As it stands, the FPA take the view that the proposed experience pathway is too broad and needs a more targeted approach to be effective in upholding professionalism and securing consumer trust. As a result, our submission on this proposal, includes a second recommendation to make the proposed experience pathway fit for purpose – increase the experience requirement to 15 years’ experience in the last 20 years and include a 10-year sunset by which time the financial adviser is required to have ceased providing advice or met the education standards.

Our third recommendation is to introduce a competency based framework. This solution is designed to recognise certain competencies financial planners have achieved through their experience as a practitioner without undermining the professionalism journey of financial advice.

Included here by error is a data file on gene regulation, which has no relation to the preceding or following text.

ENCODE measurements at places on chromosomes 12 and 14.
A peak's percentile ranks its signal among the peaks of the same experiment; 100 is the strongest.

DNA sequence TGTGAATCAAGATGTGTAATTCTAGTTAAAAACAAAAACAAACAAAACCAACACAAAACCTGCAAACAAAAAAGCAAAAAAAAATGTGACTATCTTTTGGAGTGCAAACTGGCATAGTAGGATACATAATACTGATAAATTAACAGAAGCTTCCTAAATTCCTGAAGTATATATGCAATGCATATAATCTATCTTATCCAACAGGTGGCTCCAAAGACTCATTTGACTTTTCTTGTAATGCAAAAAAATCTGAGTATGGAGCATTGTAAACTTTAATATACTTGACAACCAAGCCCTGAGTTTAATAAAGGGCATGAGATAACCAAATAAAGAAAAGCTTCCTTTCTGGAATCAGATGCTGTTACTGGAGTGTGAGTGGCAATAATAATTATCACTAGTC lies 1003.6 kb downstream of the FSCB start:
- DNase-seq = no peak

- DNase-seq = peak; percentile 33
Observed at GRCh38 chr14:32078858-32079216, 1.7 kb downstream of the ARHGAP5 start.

FPA Recommendation 3. The FPA Recommends the Government adopt a competency framework for the financial planning profession which recognises both education and experience to demonstrate competence at AQF7+ to replace the existing education framework. This will benefit existing financial advisers, irrespective of years of experience in providing pathways to demonstrate competence with flexibility of completing study or demonstrating competence.

Broadly speaking, this proposed framework gives financial planners the chance to either study and achieve an educational standard to demonstrate competency or pass a competency assessment to meet an agreed education standard.

For more detail on the proposed framework and how it is designed to meet the Royal Commission recommendations on education standards in financial advice, you can read the full submission to the Treasury on their proposal paper in relation to Financial adviser education standards.